Zoster Vaccination in Older Adults: Efficacy and Public Health Implications Academic Article uri icon

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abstract

  • Abstract Shingles and its most common disabling complication, post-herpetic neuralgia, represent a serious public health challenge in the older population. The decline in the T-cell-mediated immune response to varicella zoster virus after age 50 is clearly associated with increased risk of viral reactivation, causing an acutely painful zoster rash, which may have a severe prodrome of dermatomal pain and persist as seriously debilitating post-herpetic neuralgia well beyond the resolution of the rash. However, new vaccines and adjuvants are being developed and trialed and are now more effective in preventing shingles and the sequelae of post-herpetic neuralgia. Those vaccines that possess the ability to enhance antigen presentation and reverse memory T-cell exhaustion, as well as diminish the immune suppressive effects of regulatory T cells, are most likely to be effective in older adults.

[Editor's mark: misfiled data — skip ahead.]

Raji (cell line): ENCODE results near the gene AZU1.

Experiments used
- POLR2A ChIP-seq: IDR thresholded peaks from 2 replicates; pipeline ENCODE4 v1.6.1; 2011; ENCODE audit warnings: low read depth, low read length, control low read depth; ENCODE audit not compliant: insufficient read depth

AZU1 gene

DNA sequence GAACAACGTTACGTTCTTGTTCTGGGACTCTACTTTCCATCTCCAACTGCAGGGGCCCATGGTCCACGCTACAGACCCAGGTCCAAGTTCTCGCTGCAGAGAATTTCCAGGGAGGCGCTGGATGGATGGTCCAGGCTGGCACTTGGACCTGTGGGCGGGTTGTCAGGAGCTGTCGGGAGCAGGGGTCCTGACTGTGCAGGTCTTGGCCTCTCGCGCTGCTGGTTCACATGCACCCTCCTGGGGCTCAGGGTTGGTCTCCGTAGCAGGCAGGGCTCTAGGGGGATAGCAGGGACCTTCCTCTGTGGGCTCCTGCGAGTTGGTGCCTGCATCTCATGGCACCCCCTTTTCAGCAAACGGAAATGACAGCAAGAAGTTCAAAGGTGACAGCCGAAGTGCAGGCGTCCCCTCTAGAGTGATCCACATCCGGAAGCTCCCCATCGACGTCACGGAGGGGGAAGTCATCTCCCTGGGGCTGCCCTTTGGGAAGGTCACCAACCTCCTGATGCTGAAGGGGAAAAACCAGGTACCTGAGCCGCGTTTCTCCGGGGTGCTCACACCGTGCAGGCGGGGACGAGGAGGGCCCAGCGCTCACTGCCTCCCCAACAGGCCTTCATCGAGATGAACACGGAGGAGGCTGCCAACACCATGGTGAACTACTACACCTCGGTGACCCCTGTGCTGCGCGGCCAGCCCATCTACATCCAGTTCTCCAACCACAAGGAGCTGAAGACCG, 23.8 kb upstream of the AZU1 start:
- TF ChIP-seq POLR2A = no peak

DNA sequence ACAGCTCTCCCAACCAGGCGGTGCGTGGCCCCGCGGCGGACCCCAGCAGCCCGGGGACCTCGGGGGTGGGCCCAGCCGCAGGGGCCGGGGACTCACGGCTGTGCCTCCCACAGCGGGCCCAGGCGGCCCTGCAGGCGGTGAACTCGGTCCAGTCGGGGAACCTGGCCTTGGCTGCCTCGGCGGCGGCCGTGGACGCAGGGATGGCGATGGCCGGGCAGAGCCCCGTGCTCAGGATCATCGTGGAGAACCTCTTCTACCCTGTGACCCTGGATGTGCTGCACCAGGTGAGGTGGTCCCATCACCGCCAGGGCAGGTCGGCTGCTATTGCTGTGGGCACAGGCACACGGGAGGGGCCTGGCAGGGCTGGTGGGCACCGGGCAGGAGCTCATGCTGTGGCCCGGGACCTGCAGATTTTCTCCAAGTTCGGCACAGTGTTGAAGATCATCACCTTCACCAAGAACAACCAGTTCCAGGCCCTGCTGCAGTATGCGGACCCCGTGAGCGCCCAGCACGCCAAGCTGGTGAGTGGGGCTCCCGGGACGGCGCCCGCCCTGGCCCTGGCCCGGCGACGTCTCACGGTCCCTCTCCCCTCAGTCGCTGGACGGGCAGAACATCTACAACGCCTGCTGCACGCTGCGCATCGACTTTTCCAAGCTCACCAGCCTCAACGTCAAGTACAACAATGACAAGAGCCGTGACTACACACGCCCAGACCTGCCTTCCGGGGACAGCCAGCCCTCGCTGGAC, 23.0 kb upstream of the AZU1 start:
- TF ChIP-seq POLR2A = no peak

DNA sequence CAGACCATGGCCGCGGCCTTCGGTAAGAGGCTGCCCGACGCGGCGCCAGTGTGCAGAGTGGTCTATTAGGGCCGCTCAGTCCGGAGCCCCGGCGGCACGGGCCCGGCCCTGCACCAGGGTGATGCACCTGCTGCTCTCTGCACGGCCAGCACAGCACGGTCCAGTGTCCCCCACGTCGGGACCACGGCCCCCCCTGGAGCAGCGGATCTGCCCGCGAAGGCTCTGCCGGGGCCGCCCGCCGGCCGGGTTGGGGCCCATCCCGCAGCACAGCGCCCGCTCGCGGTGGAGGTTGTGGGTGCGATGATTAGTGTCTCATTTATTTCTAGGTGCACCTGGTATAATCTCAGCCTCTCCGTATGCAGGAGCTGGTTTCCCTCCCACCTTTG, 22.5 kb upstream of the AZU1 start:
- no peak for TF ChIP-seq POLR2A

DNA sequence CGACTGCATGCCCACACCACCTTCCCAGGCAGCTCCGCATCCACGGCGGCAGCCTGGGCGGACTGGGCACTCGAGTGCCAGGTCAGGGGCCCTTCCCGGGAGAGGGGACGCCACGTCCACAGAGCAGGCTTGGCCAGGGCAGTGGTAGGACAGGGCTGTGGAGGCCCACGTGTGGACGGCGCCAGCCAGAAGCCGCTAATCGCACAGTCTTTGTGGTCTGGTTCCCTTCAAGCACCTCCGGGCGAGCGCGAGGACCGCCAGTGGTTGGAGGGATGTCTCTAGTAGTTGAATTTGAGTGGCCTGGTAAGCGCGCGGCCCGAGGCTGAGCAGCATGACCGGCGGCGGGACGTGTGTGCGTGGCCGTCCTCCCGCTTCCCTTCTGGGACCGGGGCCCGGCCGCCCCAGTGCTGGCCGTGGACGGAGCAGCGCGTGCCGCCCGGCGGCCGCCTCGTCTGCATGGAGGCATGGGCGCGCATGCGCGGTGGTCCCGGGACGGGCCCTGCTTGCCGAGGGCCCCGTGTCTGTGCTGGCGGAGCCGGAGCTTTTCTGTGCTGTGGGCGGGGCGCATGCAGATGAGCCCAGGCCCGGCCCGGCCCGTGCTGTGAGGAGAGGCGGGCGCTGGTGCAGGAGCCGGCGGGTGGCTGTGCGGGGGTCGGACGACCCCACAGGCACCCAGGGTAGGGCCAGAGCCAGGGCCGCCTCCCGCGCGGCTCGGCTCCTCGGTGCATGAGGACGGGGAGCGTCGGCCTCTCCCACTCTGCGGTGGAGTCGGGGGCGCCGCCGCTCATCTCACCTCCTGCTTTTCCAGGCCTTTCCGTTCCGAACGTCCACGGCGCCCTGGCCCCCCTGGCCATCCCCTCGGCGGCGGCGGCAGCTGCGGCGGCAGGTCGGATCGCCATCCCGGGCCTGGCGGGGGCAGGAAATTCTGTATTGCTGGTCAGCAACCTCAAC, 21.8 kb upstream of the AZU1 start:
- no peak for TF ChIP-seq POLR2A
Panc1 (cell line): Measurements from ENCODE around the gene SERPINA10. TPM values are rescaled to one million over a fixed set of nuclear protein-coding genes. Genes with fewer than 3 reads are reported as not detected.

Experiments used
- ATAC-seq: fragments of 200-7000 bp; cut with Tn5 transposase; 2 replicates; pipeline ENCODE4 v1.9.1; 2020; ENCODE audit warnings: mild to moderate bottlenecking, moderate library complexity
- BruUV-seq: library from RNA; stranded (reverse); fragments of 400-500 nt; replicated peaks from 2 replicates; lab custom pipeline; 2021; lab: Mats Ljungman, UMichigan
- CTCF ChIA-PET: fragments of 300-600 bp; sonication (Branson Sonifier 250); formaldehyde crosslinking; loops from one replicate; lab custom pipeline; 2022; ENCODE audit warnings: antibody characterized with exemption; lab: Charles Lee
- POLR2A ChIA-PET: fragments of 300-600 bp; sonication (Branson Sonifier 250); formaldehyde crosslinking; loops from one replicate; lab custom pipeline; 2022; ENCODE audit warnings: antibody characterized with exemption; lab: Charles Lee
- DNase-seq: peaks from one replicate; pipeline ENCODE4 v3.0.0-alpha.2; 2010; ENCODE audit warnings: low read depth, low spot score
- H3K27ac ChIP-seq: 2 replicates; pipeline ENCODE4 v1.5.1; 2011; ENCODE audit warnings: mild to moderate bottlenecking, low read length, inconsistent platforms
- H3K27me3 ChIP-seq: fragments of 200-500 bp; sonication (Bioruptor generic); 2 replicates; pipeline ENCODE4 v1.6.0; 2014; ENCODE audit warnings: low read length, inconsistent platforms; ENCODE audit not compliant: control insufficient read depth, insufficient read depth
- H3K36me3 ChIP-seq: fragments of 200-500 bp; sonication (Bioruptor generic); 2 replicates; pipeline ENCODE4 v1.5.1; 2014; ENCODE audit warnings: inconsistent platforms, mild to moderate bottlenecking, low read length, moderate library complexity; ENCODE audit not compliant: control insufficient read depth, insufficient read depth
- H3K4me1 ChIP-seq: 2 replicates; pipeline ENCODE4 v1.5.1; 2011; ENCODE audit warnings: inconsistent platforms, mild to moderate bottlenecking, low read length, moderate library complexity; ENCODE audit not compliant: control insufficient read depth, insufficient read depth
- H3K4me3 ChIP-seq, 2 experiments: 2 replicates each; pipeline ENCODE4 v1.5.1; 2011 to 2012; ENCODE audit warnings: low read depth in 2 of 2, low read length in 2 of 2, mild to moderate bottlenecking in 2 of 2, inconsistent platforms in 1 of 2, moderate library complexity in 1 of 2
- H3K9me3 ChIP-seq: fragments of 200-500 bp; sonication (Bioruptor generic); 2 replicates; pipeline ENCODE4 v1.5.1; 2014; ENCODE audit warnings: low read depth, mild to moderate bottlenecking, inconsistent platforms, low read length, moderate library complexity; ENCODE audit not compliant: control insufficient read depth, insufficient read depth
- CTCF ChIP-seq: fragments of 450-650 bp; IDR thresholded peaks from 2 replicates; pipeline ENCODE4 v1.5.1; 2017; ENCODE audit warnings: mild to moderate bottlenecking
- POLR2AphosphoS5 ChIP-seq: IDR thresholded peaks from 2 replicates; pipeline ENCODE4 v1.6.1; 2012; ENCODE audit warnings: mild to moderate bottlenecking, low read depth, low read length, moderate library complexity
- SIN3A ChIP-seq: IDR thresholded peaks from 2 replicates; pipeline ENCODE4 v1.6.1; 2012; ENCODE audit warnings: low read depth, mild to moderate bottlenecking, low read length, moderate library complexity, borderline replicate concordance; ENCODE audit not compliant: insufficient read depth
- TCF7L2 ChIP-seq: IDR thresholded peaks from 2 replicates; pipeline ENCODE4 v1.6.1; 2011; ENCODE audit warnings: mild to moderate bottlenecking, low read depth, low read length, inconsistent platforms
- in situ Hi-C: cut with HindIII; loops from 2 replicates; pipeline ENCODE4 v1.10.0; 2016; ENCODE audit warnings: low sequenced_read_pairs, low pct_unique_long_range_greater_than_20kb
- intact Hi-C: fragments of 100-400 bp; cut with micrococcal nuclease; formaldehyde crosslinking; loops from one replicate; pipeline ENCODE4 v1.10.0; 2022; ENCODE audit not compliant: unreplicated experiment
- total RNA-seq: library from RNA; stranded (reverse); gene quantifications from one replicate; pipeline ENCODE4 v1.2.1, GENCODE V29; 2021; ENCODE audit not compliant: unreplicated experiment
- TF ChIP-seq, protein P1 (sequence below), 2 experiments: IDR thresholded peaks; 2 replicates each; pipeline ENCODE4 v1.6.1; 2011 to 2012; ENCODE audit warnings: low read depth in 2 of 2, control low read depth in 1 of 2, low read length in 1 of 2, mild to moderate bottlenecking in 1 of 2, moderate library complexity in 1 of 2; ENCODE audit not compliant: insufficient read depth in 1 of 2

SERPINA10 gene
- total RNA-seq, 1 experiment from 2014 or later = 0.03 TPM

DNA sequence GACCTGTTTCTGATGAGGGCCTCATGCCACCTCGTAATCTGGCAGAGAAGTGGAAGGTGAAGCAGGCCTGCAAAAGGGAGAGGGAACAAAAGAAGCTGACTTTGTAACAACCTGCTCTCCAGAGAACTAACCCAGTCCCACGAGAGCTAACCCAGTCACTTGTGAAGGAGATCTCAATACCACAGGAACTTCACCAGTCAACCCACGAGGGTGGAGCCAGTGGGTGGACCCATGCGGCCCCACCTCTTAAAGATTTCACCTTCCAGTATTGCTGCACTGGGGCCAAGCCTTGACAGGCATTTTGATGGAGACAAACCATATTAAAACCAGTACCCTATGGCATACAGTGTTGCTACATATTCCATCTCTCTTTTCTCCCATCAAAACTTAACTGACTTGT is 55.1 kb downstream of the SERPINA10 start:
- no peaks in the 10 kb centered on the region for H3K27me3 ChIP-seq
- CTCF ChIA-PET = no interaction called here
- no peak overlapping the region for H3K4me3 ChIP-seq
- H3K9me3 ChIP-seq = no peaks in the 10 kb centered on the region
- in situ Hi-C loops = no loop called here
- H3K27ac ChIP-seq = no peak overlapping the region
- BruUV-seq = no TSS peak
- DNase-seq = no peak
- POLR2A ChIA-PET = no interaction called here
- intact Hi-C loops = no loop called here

publication date

  • July 12, 2019